Posts Tagged glass
Just Added to Our Digital Collections: Henry Carter Johnson Glass Figures
Henry Carter Johnson (1908–96) created tiny glass animals and other figures in western Michigan, on and off from the 1950s through the 1990s. His business was officially called “Fine Miniatures in Glass,” but many of his young fans, who could watch him shape the glass into his creations, knew it better as “The Glass Menagerie.” If you’ve looked in the cases that line the Promenade of the Henry Ford Museum, you’ve seen some of this collection, but we’ve just digitized close to 140 of these unique and charming figurines, such as the crane shown here. If you’d like to browse the whole menagerie, including (among many others!) fish, walruses, bears, mice, and rabbits, visit our digital collections.
Ellice Engdahl is Digital Collections & Content Manager at The Henry Ford.
Michigan, making, glass, digital collections, by Ellice Engdahl
Curator's Choice: Irish Glass
Much of this cut glass would have been made in Ireland. Even today, when we think of cut glass, an Irish company—Waterford—is the first name that comes to mind.
Yet, these English and Irish artisans evolved a distinct recipe that differed in its composition from Venetian glass: a mixture containing calcinated flints and pebbles, and employing lead oxide as a flux, or binder. The lead gave their glass a higher degree of refraction, creating glass that, when cut, could exude a brilliance unseen in previous European wares, greatly increasing its reflective qualities. In the shadowy, candlelit rooms of the 18th century, this increased illumination was very welcome. Soon, these English and Irish glassmakers specialized in cut glass—clear glass, not colored, since it better showed the brilliance of the faceting. These English and Irish makers built factories during the first half of the 18th century as the unique refractive quality of their glass gained them worldwide fame.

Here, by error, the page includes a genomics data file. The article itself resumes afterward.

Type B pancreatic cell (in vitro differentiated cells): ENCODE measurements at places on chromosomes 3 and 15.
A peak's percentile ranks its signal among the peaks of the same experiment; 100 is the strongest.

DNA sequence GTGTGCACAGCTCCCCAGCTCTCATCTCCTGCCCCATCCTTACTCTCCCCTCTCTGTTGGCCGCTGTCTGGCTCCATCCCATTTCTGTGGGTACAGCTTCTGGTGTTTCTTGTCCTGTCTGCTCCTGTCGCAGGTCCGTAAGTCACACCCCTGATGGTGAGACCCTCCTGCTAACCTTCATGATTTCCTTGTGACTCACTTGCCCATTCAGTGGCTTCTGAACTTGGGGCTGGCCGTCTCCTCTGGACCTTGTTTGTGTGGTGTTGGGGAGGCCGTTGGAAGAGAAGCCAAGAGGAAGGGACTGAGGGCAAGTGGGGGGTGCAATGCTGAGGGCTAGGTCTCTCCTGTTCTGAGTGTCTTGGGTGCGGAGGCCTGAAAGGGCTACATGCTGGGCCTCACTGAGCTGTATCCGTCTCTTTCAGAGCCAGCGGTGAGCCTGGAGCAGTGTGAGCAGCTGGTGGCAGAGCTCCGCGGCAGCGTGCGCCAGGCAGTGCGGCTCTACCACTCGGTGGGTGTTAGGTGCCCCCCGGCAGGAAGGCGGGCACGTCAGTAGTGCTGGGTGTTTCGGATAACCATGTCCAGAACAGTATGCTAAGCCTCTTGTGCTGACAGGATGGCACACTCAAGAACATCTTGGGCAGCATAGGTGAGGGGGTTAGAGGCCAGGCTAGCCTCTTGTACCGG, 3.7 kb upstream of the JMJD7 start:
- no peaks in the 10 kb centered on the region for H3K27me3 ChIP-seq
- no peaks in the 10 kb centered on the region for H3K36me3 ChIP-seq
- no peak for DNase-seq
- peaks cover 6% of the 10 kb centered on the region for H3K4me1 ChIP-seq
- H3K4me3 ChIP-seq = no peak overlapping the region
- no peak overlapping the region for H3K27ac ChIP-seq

As part of the British Empire, Ireland was subject to British trade policies. Indeed, from 1745 until 1780, the Irish glass industry was not allowed to compete with English-made glass within the British Empire. Irish entrepreneurs put pressure on the British Parliament and in 1780 all restrictions were lifted. This “Period of Freedom,” as it was known, continued until 1825, when Parliament reinstated the tariffs. During this relatively brief span, the Irish glass houses of Dublin, Belfast, Cork, and Waterford produced incomparable wares, based on contemporary English designs. During this period of free trade, Irish glassmakers exported a large amount of glassware of all kinds—everything from tiny salt cellars and wine glasses to large scale candelabras and chandeliers.
In addition to dining rooms where cut glass serving ware predominated, Irish cut glass might be placed in parlors and other public rooms. If the homeowner was very wealthy, a candlelit chandelier could find its way into a parlor, too.
During the late 1820s and 1830s, American entrepreneurs also began experimenting with machine-pressed glass as a less costly alternative to cut glass. One of the leaders in this field was the Boston and Sandwich Glass Company, based in Sandwich, Massachusetts. Their early works are known as “Lacy” glass, which have a stippled surface intended to hide wrinkles caused by machine pressing on cold glass. Early pressed glass manufacturers sought to imitate the motifs found in expensive cut glass, specifically those pieces made in English and Irish glass houses. Americans of all economic means soon adopted pressed glass, although for the very wealthy, demand continued for cut glass.
Irish glass as a force in the international marketplace declined precipitously in the years after 1825. The impact of inexpensive pressed glass combined with a reinstatement of tariffs quickly decimated Ireland’s glass industry. The last to close was the Waterford house in 1851. (The firm that we know today was reestablished in 1947.)
The legacy of Irish glass lies in the elegant tableware and chandeliers of deeply cut, prismatic glass that we treasure today.
The large and small diamond patterns on these 1825-1845 pressed glass plates derive from Anglo-Irish patterns (THF304774) and (THF113593).
Charles Sable is Curator of Decorative Arts at The Henry Ford.
Europe, 19th century, 18th century, manufacturing, home life, glass, decorative arts, by Charles Sable
From Light Bulbs to Christmas Baubles
If you’ve visited Henry Ford Museum, you may know that Corning Glass Works’ patented ribbon machines manufactured incandescent bulb blanks faster than ever before. But did you know that these machines could also mass-produce Christmas ornaments?